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Budget Impasse Closes U.S. Government Again : Spending: Second shutdown in 3 weeks is expected to be less severe. No talks to resolve conflict are scheduled.


WASHINGTON — For the second time in a month, the federal government posted a "Closed" sign on Saturday as congressional Republicans and President Clinton again failed to reach an agreement on a plan for balancing the budget in seven years.

Although a steady stream of rhetoric flowed from both sides--each blaming the other for the impasse--no new talks between the warring parties were scheduled.

Republicans and Democrats met separately during the day to review their positions and strategies, but because the partial government shutdown began on Saturday--when most government offices were already closed for the weekend--there appeared to be no interest by either side in resolving the situation quickly.

Indeed, the start of the shutdown manifested itself mostly among tourists here, many of whom grumbled at being turned away from shuttered monuments and museums on a crisp, sunny day in the middle of the holiday season.

But the impact will be more noticeable as the workweek begins if, as appears likely, the closure lasts that long. Unless a temporary funding measure is approved today, 260,000 of the federal government's 2 million civilian employees will show up for work Monday morning only to be sent home.

Those numbers are far fewer, however, than the 800,000 idled during the six-day hiatus three weeks ago because five additional spending measures have been enacted since then, and the impact of the latest shutdown on citizens is expected to be much less severe.

Most essential services will continue uninterrupted. Among them: mail delivery; the processing of Social Security checks, Medicaid, cash welfare benefits and food stamps; weather forecasting and air traffic control. The White House, Congress, the Supreme Court, the Treasury and Agriculture Department offices will remain open.

On the other hand, passport offices were expected to remain closed Monday, except for emergencies.

In his weekly radio address, the president put the blame squarely on the GOP.

"The Republican Congress shut down the federal government in an effort to force through their unacceptable cuts in health care, education and the environment," he said.

In a bitter reply typical of the angry words that have come to characterize the budget debate, Senate Majority Leader Bob Dole (R-Kan.), when asked what Clinton could do to restart negotiations, said the president "can stop that garbage he's spewing out on his radio program and everything else."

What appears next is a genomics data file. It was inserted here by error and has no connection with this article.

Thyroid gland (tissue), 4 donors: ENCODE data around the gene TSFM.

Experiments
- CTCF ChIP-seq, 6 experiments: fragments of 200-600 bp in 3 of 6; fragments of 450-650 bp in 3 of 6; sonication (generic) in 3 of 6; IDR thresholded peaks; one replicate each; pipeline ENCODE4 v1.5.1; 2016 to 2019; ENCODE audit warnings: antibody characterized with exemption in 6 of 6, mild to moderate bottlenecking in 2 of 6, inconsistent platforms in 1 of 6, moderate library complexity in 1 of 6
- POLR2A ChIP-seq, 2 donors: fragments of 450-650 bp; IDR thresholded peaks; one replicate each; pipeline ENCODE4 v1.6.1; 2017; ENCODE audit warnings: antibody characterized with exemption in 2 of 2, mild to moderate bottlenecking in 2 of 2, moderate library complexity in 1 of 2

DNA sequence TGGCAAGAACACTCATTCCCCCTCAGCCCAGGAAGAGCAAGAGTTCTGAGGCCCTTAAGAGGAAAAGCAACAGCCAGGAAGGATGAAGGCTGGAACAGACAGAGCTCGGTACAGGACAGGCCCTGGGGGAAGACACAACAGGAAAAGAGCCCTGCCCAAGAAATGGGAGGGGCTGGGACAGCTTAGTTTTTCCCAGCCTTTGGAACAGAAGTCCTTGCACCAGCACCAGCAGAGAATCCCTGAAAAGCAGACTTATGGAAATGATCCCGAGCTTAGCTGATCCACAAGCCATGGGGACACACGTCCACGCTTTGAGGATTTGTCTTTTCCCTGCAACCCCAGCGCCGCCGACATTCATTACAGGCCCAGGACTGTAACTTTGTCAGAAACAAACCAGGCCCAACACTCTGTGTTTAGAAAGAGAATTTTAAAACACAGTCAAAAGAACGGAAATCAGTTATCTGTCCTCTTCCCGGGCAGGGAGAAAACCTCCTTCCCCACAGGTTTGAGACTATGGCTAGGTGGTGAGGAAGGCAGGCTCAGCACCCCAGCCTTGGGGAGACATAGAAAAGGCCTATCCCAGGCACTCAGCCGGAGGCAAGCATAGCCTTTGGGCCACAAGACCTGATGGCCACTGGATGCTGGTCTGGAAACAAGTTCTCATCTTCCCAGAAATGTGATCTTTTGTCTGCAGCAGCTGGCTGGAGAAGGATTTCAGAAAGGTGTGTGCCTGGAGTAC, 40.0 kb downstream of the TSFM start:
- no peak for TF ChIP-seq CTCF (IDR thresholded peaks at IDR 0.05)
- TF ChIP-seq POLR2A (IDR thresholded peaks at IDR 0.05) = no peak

Later, Dole took to the Senate floor and said Republican leaders were waiting for an invitation from Clinton "to come to the White House or anywhere else to talk about a balanced budget."

But White House Press Secretary Mike McCurry said that "whether the government will open on Monday depends on whether the Republicans will come back to the table."


On Saturday, both Republicans and administration officials met with representatives of the so-called Blue Dogs, an influential coalition of 21 moderate-to-conservative House Democrats that could help forge an acceptable budget alternative.

Clinton met with congressional Democrats--including a Blue Dog leader, Rep. Gary A. Condit (D-Ceres)--at Blair House, across the street from the White House, in an attempt to piece together a workable solution.

Rep. John R. Kasich (R-Ohio), chairman of the House Budget Committee, said at a news conference Saturday that Republicans were negotiating with conservative House Democrats.

"As the conservative Democrats increasingly move toward a real balanced-budget plan, the White House is going to get very nervous, and in the final analysis they will have to come up here and negotiate in good faith," Kasich said.

Republicans in Congress so far have refused to pass a temporary spending bill to finance government operations. Without such authority to spend federal funds, nine Cabinet departments and many other agencies were forced to halt nonessential activities at a minute past midnight EST Saturday.


Many GOP leaders have indicated they will not propose a temporary funding measure until the administration presents what they consider a serious plan to eliminate the federal deficit by the year 2002.

Both sides remain more than $200 billion apart and continue to cling to sharply different assumptions about the future performance of the U.S. economy.

The differences focus on savings the Republicans are trying to squeeze out of Medicare, Medicaid, welfare and other domestic programs, proposals that are opposed by the administration. They also disagree on a proposed GOP tax cut that the president believes is too large.

In a letter Saturday, Dole and House Speaker Newt Gingrich (R-Ga.) urged Clinton to approve three appropriations bills awaiting his signature, which would allow most federal workers to remain on the job. The measures cover a range of federal funding, including appropriations for the Interior Department, the Department of Housing and Urban Development, the Environmental Protection Agency and the State Department.

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